“With respect to fishing method, fishing tools, and fishery management, I learned that marine resources were used efficiently. I want to use the Japanese fisheries cooperative as a model and implement it in my home country.”

Trainee from Tunisia

“Currently in Tunisia, overfishing by trawlers is widespread, so I learned a lot from mechanisms and measures taken by the Japanese government and fisheries cooperatives.

Trainee from Cameroon

“The way fishing practice should be. I learned that it should be acceptable to society, and good to the environment.”

Trainee from Madagascar

“I was able to deepen my knowledge of rural fishery development. I learned about resource management and sustainable fishery; how the Japanese worked hard over many years to arrive where they are now. It is our role to disseminate and spread what we learned in Japan after we go back to our home countries. I want to work hand in hand with my colleagues in a way that suits our circumstances.”


With a 9-hour time difference, West Africa and Japan are almost half way around the world from each other. Participants in Tokyo could realize despite the geographical distance, how closely connected Japan and Africa are through international cooperation. Through a live videoconference connection, they learned about the needs in West Africa and the various development schemes extended to the region by the international community, and witnessed the African trainees in Himi give testimonials about their experience and training. The participants were eager to ask questions just as the speakers were eager to answer and share their views; the Q&A session had gone over the allotted time and by the end of the session, the participants across different connection sites, all sharing their passion about developing fisheries in Africa, seemed to have bonded. It felt as if everybody at the three connection sites were present in one and the same room.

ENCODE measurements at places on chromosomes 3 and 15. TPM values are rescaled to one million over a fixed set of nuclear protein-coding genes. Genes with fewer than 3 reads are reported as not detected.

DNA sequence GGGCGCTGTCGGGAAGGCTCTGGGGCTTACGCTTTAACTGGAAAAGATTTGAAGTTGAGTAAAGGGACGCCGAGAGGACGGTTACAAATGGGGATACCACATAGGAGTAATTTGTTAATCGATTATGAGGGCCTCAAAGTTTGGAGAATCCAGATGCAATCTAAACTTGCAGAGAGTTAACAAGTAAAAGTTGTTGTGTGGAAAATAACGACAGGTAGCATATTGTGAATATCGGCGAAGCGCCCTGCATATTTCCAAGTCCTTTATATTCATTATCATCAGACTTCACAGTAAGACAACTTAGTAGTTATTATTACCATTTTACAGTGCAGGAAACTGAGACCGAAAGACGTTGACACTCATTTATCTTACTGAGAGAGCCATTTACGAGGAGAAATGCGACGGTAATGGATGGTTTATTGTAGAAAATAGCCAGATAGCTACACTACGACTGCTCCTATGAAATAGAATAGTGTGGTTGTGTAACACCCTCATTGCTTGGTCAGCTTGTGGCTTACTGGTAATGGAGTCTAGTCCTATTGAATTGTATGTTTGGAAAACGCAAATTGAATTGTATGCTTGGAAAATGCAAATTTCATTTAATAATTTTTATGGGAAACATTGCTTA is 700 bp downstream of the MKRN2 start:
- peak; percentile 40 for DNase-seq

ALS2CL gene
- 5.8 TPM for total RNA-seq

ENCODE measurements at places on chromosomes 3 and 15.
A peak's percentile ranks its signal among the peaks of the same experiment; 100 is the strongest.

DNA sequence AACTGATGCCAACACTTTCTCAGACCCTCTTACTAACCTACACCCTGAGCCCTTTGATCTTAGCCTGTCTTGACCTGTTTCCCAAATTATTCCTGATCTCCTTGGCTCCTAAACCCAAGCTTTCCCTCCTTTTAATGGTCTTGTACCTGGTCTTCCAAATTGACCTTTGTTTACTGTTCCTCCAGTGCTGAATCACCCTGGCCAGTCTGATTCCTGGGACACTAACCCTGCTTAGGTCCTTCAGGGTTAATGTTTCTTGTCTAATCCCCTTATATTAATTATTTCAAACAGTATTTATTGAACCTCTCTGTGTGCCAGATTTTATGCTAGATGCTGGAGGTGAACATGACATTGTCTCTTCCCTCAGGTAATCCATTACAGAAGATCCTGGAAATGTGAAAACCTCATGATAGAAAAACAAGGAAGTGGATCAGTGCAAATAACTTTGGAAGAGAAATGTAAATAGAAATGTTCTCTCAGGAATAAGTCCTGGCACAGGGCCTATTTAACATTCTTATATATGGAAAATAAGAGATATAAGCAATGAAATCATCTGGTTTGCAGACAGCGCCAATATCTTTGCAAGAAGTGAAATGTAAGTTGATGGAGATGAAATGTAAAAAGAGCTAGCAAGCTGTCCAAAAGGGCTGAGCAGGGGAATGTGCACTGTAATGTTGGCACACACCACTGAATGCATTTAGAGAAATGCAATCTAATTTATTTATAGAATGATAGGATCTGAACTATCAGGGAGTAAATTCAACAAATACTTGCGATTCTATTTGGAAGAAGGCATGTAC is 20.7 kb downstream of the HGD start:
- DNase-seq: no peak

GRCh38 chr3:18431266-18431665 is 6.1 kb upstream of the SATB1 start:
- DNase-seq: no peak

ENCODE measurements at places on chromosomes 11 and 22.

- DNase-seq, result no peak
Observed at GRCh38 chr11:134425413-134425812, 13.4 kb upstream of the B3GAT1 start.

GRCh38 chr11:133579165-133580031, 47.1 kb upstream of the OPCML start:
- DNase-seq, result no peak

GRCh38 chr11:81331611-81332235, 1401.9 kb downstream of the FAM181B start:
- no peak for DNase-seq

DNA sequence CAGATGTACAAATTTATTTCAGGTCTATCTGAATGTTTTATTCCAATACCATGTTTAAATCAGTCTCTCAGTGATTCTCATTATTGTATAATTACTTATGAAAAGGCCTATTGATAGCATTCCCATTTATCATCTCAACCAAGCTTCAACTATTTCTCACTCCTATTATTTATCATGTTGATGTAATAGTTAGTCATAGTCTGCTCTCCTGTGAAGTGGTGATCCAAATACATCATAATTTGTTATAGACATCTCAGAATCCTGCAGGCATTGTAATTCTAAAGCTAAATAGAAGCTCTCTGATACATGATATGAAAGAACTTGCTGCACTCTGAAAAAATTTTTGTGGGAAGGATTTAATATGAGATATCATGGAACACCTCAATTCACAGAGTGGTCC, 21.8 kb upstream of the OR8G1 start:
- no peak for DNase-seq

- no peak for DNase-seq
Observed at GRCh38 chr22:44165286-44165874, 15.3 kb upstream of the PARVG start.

Innovative Videoconferencing Environment

This live videoconference seminar which connected three locations, TDLC, WB Liberia office, and the fishery center in Himi, was a rather ambitious event from a technical point of view; the fishery center in Himi, where the trainees in Africa were on standby did not have a videoconferencing system.

Prior to the seminar, TDLC had confirmed with counterparts in Himi that although there was no videoconferencing system on-site, a standard laptop, projector, screen, and a simple speaker unit were available for use. In order to connect Himi via a live videoconference with the other locations while keeping costs down to a minimum, TDLC asked the counterpart in Himi to download and install Cisco Jabber, a free videoconferencing system software to a laptop.

On the day of the seminar, Himi accessed TDLC’s videoconference system over a standard, commercial internet line. From there, TDLC’s technician bridged the connection, enabling three different sites, TDLC, Himi, and the WB Liberia office to be connected.

In anticipation of the acoustics needs at the site in Himi, TDLC had arranged to lend out a microphone and a portable sound mixer. To ensure a fail-proof, three-way videoconference, TDLC had also coordinated with Himi and conducted a test connection prior to the event.

As simultaneous interpretation for Japanese and French languages was needed for the event, a PanaGuide transmitter/receiver (simultaneous interpretation equipment) was borrowed from JICA YIC, which enabled seamless communication between the French-speaking trainees and the rest of the participants and speakers.

Diagram showing connectivity

By actively developing innovative ways to apply videoconferencing technology, we can create more opportunities to bring together people in various remote locations who would not have had the chance to join the videoconference due to mobility issues or geographical constraints. We believe that innovative use of technology can contribute to bigger development impact.

The seminar “Sustainable Fishery and Natural Resource Management” showcased the application of information and communication technology (ICT) as an effective tool to reduce distance between people and encourage dialogue that contributes to deepening knowledge and furthering development impact. TDLC endeavors to develop new approaches and deliver creative ICT solutions to further contribute to the field of development.